Alternatively, Z axis information may be at least qualitatively displayed on the LED, LCD or other display. This may be accomplished by a change in the signal intensity to reflect that the medical device is traveling away from or towards the sensor pad. Alternatively, color changes may be utilized on the display to indicate travel of the medical device towards or away from the sensor pad. The desirability of precise, qualitative, or no X axis travel information will be determined in view of the particular clinical application of the invention. If true three dimensional tracking is desirable, and the tracking information is displayed on a LCD or CRT display, the central processing unit may be programmed to allow switching between a display of the top plan view of patient, and a side view of the patient, or to allow split screen simultaneous viewing of a top view and a side view of the progress of the instrument. In this embodiment, the signal will generally be propagated from the receiver pad to the central processing unit and back to the display, so that the central processing unit can interpret the data and display the desired viewing axes.
 For example, three or more receivers 44 may be spaced apart and can be attached to the support member 42, or may be external to thereto. The receivers 44 are configured to sense the signals generated by the transducers 14. A control unit 38 can then analyze the signals and determine the location of each transducer 14 in the X, Y, and Z directions. The control unit 38 can then activate the appropriate display devices 40 to generally display a three-dimensional representation of the spatial orientation of the scope 10. Unlike the other embodiments utilizing a two-dimensional display, the three-dimensional display gives an accurate representation of the actual X and Y coordinates, and is spaced above each transducer 14 by a fixed Z coordinate dimension.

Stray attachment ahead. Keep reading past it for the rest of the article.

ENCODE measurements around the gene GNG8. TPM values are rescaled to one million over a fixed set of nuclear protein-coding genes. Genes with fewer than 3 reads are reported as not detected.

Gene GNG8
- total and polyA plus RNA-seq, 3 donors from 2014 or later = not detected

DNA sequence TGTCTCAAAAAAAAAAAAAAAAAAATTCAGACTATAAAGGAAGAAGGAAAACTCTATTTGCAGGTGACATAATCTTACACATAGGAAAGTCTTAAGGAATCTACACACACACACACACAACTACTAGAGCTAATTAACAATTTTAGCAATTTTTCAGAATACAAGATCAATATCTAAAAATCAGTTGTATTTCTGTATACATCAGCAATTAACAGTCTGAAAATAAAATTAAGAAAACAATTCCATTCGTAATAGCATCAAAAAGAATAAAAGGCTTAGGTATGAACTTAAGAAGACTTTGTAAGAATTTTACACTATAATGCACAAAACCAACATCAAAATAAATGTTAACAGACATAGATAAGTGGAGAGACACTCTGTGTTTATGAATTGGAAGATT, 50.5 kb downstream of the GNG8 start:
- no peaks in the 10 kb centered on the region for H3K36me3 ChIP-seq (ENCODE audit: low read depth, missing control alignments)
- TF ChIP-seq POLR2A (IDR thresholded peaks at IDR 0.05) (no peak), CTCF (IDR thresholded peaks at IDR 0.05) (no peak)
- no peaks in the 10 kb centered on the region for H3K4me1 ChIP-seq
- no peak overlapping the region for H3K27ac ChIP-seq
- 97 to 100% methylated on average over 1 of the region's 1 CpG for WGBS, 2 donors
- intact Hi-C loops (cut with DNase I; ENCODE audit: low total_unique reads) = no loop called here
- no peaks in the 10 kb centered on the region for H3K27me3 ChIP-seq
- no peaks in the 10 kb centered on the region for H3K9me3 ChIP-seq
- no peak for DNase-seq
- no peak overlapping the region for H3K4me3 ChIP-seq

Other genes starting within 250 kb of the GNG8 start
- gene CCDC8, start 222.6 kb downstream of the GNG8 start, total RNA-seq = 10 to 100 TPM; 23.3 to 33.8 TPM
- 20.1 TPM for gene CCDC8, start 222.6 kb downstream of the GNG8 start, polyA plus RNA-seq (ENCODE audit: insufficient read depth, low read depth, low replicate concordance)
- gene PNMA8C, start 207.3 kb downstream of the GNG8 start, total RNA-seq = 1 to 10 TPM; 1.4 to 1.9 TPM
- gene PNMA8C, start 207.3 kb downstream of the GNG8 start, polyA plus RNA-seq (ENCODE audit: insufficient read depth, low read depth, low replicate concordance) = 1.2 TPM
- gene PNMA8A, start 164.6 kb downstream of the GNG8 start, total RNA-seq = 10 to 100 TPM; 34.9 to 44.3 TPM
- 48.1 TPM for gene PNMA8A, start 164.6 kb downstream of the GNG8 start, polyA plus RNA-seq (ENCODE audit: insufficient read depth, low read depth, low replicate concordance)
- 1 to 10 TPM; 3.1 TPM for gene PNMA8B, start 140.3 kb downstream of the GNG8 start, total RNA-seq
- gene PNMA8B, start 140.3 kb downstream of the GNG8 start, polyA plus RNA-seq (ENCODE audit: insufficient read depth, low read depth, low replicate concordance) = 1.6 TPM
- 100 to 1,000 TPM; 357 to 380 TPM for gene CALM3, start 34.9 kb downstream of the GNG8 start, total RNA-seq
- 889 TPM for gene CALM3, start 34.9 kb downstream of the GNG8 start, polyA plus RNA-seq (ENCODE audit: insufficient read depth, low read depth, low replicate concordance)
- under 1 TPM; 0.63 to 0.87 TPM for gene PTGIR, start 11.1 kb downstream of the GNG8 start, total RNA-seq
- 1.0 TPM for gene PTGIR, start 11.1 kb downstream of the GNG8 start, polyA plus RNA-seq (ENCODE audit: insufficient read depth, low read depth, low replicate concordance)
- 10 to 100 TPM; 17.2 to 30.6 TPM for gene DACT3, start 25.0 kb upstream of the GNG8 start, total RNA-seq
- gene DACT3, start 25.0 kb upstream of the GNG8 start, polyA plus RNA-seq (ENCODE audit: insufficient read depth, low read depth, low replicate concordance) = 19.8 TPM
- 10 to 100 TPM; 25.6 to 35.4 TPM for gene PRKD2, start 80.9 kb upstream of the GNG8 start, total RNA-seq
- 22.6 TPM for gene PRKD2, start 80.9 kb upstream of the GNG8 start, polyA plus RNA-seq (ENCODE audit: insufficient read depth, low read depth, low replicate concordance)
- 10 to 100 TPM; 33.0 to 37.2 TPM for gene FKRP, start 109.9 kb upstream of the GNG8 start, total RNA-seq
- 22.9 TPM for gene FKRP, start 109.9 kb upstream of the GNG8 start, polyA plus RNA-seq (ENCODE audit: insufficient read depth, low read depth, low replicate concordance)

Although this invention has been disclosed in the context of certain preferred embodiments and examples, it will be understood by those skilled in the art that the present invention extends beyond the specifically disclosed embodiments to other alternative embodiments and/or uses of the invention and obvious modifications and equivalents thereof. In addition, while a number of variations of the invention have been shown and described in detail, other modifications, which are within the scope of this invention, will be readily apparent to those of skill in the art based upon this disclosure. It is also contemplated that various combinations or subcombinations of the specific features and aspects of the embodiments may be made and still fall within the scope of the invention. Accordingly, it should be understood that various features and aspects of the disclosed embodiments can be combined with or substituted for one another in order to form varying modes of the disclosed invention. Thus, it is intended that the scope of the present invention herein disclosed should not be limited by the particular disclosed embodiments described above, but should be determined only by a fair reading of the claims that follow.
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|Classification aux États-Unis||600/424, 600/117|
|Classification internationale||A61B1/06, A61B5/06, A61B1/31|
|Classification coopérative||A61B5/06, A61B1/31|
|Classification européenne||A61B1/06, A61B5/06|
|22 juil. 2003||AS||Assignment|
Owner name: USGI MEDICAL, CALIFORNIA
Free format text: ASSIGNMENT OF ASSIGNORS INTEREST;ASSIGNORS:SAADAT, VAHID;CHEN, EUGENE;REEL/FRAME:014280/0574;SIGNING DATES FROM 20030515 TO 20030715